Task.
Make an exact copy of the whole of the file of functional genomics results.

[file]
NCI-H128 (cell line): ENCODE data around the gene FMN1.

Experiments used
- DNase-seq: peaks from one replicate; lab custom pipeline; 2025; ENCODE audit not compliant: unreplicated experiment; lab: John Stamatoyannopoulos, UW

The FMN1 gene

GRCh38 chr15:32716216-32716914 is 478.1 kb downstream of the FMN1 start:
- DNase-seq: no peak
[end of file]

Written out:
NCI-H128 (cell line): ENCODE data around the gene FMN1.

Experiments used
- DNase-seq: peaks from one replicate; lab custom pipeline; 2025; ENCODE audit not compliant: unreplicated experiment; lab: John Stamatoyannopoulos, UW

The FMN1 gene

GRCh38 chr15:32716216-32716914 is 478.1 kb downstream of the FMN1 start:
- DNase-seq: no peak